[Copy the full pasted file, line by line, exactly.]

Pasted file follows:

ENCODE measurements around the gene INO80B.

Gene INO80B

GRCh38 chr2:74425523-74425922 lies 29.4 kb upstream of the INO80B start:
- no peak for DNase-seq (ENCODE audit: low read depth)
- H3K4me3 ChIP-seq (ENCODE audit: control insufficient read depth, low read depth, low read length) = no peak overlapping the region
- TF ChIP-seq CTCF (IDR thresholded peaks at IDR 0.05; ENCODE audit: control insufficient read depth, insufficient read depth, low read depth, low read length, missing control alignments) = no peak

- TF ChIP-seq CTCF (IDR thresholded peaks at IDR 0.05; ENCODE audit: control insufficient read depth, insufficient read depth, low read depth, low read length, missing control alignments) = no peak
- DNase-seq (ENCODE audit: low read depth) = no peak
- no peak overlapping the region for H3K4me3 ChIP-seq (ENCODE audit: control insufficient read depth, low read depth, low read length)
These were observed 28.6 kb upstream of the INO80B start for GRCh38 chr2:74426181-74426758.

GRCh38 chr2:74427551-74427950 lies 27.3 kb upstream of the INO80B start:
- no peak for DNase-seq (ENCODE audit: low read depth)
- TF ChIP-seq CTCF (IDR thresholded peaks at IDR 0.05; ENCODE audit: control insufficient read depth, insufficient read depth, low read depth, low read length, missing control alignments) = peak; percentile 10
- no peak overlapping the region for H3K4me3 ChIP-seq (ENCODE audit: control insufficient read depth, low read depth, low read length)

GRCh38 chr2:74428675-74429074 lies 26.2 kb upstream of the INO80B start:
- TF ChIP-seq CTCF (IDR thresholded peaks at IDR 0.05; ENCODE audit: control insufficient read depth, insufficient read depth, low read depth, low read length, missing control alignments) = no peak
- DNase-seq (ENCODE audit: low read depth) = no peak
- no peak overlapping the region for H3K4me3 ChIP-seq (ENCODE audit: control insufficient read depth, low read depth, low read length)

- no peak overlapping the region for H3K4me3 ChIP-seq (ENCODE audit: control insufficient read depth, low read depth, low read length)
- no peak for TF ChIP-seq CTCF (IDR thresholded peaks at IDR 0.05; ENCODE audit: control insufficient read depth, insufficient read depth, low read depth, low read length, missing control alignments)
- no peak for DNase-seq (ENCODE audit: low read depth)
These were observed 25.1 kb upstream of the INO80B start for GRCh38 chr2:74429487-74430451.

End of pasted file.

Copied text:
ENCODE measurements around the gene INO80B.

Gene INO80B

GRCh38 chr2:74425523-74425922 lies 29.4 kb upstream of the INO80B start:
- no peak for DNase-seq (ENCODE audit: low read depth)
- H3K4me3 ChIP-seq (ENCODE audit: control insufficient read depth, low read depth, low read length) = no peak overlapping the region
- TF ChIP-seq CTCF (IDR thresholded peaks at IDR 0.05; ENCODE audit: control insufficient read depth, insufficient read depth, low read depth, low read length, missing control alignments) = no peak

- TF ChIP-seq CTCF (IDR thresholded peaks at IDR 0.05; ENCODE audit: control insufficient read depth, insufficient read depth, low read depth, low read length, missing control alignments) = no peak
- DNase-seq (ENCODE audit: low read depth) = no peak
- no peak overlapping the region for H3K4me3 ChIP-seq (ENCODE audit: control insufficient read depth, low read depth, low read length)
These were observed 28.6 kb upstream of the INO80B start for GRCh38 chr2:74426181-74426758.

GRCh38 chr2:74427551-74427950 lies 27.3 kb upstream of the INO80B start:
- no peak for DNase-seq (ENCODE audit: low read depth)
- TF ChIP-seq CTCF (IDR thresholded peaks at IDR 0.05; ENCODE audit: control insufficient read depth, insufficient read depth, low read depth, low read length, missing control alignments) = peak; percentile 10
- no peak overlapping the region for H3K4me3 ChIP-seq (ENCODE audit: control insufficient read depth, low read depth, low read length)

GRCh38 chr2:74428675-74429074 lies 26.2 kb upstream of the INO80B start:
- TF ChIP-seq CTCF (IDR thresholded peaks at IDR 0.05; ENCODE audit: control insufficient read depth, insufficient read depth, low read depth, low read length, missing control alignments) = no peak
- DNase-seq (ENCODE audit: low read depth) = no peak
- no peak overlapping the region for H3K4me3 ChIP-seq (ENCODE audit: control insufficient read depth, low read depth, low read length)

- no peak overlapping the region for H3K4me3 ChIP-seq (ENCODE audit: control insufficient read depth, low read depth, low read length)
- no peak for TF ChIP-seq CTCF (IDR thresholded peaks at IDR 0.05; ENCODE audit: control insufficient read depth, insufficient read depth, low read depth, low read length, missing control alignments)
- no peak for DNase-seq (ENCODE audit: low read depth)
These were observed 25.1 kb upstream of the INO80B start for GRCh38 chr2:74429487-74430451.